A brief note on subchapter S banks

Bank trade organizations complain almost incessantly about credit unions not paying income taxes. If they’re not saying it in the public sphere, they’re saying it in meetings with policy makers.

One must wonder how Subchapter S banks feel about these complaints. After all, Subchapter S corporations don’t pay federal income taxes. They are pass-through entities, which means that income is passed on to owners, who then pay taxes on that income.[1] The tax treatment is similar to the tax treatment of credit unions, since credit union members pay taxes they earn on their shares.

The primary difference between a credit union’s income tax exemption, and that of a Subchapter S bank, is that at a Subchapter S bank the bank owners benefit from the tax exemption. At a credit union, the member-owners—the ones who have the deposits in the credit union—the average person—benefit from the tax exemption.

At a Subchapter S bank, profits are extracted from the customers and passed on to owners without being taxed. At a credit union, profits are fed back into the credit union to benefit the customers—the member-owners.

The credit union is not-for-profit, the Subchapter S is for-profit. Yet they share similar tax treatment. Why? Because their structures are different than the usual for-profit structure.

It’s not about size

Bankers would have you believe that some credit unions are too big and should pay income taxes. Why don’t they make the same claims about Subchapter S banks?

Consider:

Type of financial institutionNumberNumber with more than $1 billion in assets% with assets over $1 billionAverage asset size
Subchapter S Bank1,5351248%$452 million
Credit Union4,7454299%$475 million

While credit unions have far more institutions over $1 billion, likely as a function of having triple the number of institutions, credit unions and Subchapter S banks are of a similar size, and the relative number over $1 billion is similar to that of Subchapter S banks. [2]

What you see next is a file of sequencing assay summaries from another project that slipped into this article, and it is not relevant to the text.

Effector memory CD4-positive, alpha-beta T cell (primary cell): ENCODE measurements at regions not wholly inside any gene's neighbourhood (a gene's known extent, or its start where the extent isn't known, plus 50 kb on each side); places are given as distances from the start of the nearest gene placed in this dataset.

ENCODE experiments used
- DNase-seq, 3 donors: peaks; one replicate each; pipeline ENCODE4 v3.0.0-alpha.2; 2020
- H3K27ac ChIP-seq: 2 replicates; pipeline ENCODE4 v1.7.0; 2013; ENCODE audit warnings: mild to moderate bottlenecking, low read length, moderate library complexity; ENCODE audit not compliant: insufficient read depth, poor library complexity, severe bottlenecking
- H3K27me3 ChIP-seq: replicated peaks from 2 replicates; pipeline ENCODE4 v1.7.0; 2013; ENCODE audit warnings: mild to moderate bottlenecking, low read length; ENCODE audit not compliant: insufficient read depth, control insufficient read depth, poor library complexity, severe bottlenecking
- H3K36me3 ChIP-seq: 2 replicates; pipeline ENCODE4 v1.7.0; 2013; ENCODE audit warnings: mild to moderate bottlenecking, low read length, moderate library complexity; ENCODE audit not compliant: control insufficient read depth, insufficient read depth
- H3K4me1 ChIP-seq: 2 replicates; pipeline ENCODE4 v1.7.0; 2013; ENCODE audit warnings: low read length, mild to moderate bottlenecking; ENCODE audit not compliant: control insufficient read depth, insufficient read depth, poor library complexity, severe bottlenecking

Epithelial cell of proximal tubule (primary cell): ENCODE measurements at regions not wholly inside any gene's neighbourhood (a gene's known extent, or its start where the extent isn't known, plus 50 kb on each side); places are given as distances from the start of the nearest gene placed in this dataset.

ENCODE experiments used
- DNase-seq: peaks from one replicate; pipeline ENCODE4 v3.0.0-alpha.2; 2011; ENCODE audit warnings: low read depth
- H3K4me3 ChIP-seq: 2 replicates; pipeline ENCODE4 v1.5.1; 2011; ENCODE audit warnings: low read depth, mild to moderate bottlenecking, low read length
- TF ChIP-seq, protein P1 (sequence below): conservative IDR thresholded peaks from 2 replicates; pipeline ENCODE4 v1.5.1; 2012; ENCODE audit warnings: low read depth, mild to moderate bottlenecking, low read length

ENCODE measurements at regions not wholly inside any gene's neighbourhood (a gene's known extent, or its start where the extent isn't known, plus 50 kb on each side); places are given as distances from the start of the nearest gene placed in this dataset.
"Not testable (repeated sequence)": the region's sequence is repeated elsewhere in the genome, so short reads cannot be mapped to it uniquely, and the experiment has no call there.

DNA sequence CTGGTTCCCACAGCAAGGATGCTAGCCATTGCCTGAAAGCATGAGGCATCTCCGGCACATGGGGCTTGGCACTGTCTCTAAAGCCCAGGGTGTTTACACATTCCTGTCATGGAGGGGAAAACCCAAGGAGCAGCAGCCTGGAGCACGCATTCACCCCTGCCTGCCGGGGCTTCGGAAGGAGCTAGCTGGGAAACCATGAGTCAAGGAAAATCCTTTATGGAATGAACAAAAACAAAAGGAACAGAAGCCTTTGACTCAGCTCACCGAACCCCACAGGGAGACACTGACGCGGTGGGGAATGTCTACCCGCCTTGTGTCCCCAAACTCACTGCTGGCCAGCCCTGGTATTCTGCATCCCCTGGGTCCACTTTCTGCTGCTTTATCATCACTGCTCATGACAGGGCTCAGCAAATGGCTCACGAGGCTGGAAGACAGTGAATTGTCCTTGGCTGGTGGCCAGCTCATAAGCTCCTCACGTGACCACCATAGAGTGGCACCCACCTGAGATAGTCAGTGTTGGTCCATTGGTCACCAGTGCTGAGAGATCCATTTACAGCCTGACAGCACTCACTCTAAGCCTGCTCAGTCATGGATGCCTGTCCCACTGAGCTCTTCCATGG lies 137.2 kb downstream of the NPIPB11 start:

Also, since there are 4,623 banks, 33% of them do not pay corporate income taxes.

Consider that: 33% of banks don’t pay corporate income taxes!

Granted, while that percentage is high, it comprises only 2.95% of assets held in banks. Nevertheless, the average Subchapter S bank, is roughly the same size as the average credit union.

Size is not the reason for the Subchapter S income tax exemption. Structure is.

More about Subchapter S ownership

Publicly held banks are owned by a large group of stockholders. Subchapter S banks are limited to 100 owners. Structurally, the public bank and the Subchapter S bank are different. Thus, the corporate income tax exemption.

Interestingly, the structural difference may not be as dramatic as one might thing, because there’s a loophole—the banker’s favorite fallback.

However, there are exceptions that permit family members to elect to be counted as just one shareholder, which can greatly increase the limit. Family members include the descendants of a common ancestor, no more than six generations above the youngest owner at the time of the elections. Spouses are also included. For example, if you, your spouse, your children, and your sister and her children own shares, you can elect to count all of you as just one shareholder. [3]

Using this confusing exception[4], the potential ownership of the subchapter S corporation (bank) could easily reach into the tens of thousands of people—and potentially still go much higher.

The point is that the credit union tax exemption derives from the unique credit union structure: it’s a cooperative, owned by and operated for members. The income tax exemption does not derive from credit union size, field of membership, suite of products, or anything else—just as Subchapter S exemption does not derive from anything else.